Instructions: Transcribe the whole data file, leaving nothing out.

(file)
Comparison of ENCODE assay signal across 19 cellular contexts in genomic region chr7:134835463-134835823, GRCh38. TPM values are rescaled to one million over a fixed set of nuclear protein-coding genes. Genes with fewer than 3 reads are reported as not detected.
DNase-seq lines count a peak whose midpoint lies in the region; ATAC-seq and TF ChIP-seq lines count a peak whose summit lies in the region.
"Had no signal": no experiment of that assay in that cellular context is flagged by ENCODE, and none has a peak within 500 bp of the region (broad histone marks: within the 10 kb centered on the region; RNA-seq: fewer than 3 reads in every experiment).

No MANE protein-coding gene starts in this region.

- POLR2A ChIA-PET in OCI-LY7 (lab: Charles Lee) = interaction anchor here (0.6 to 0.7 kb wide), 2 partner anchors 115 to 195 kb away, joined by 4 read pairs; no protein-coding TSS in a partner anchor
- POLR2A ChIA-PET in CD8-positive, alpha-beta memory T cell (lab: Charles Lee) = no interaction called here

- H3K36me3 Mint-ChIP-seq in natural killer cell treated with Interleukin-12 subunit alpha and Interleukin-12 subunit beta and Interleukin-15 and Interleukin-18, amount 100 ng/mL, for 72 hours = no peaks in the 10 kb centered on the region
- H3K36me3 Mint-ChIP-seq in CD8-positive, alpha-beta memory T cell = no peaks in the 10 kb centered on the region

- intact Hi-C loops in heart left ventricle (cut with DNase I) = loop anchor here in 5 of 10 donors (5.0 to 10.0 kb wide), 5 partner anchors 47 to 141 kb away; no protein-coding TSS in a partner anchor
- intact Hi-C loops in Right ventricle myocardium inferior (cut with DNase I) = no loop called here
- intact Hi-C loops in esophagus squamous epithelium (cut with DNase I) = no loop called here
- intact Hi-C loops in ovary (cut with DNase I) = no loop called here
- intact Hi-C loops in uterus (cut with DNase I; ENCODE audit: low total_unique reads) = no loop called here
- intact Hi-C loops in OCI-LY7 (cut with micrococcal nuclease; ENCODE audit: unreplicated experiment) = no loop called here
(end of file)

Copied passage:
Comparison of ENCODE assay signal across 19 cellular contexts in genomic region chr7:134835463-134835823, GRCh38. TPM values are rescaled to one million over a fixed set of nuclear protein-coding genes. Genes with fewer than 3 reads are reported as not detected.
DNase-seq lines count a peak whose midpoint lies in the region; ATAC-seq and TF ChIP-seq lines count a peak whose summit lies in the region.
"Had no signal": no experiment of that assay in that cellular context is flagged by ENCODE, and none has a peak within 500 bp of the region (broad histone marks: within the 10 kb centered on the region; RNA-seq: fewer than 3 reads in every experiment).

No MANE protein-coding gene starts in this region.

- POLR2A ChIA-PET in OCI-LY7 (lab: Charles Lee) = interaction anchor here (0.6 to 0.7 kb wide), 2 partner anchors 115 to 195 kb away, joined by 4 read pairs; no protein-coding TSS in a partner anchor
- POLR2A ChIA-PET in CD8-positive, alpha-beta memory T cell (lab: Charles Lee) = no interaction called here

- H3K36me3 Mint-ChIP-seq in natural killer cell treated with Interleukin-12 subunit alpha and Interleukin-12 subunit beta and Interleukin-15 and Interleukin-18, amount 100 ng/mL, for 72 hours = no peaks in the 10 kb centered on the region
- H3K36me3 Mint-ChIP-seq in CD8-positive, alpha-beta memory T cell = no peaks in the 10 kb centered on the region

- intact Hi-C loops in heart left ventricle (cut with DNase I) = loop anchor here in 5 of 10 donors (5.0 to 10.0 kb wide), 5 partner anchors 47 to 141 kb away; no protein-coding TSS in a partner anchor
- intact Hi-C loops in Right ventricle myocardium inferior (cut with DNase I) = no loop called here
- intact Hi-C loops in esophagus squamous epithelium (cut with DNase I) = no loop called here
- intact Hi-C loops in ovary (cut with DNase I) = no loop called here
- intact Hi-C loops in uterus (cut with DNase I; ENCODE audit: low total_unique reads) = no loop called here
- intact Hi-C loops in OCI-LY7 (cut with micrococcal nuclease; ENCODE audit: unreplicated experiment) = no loop called here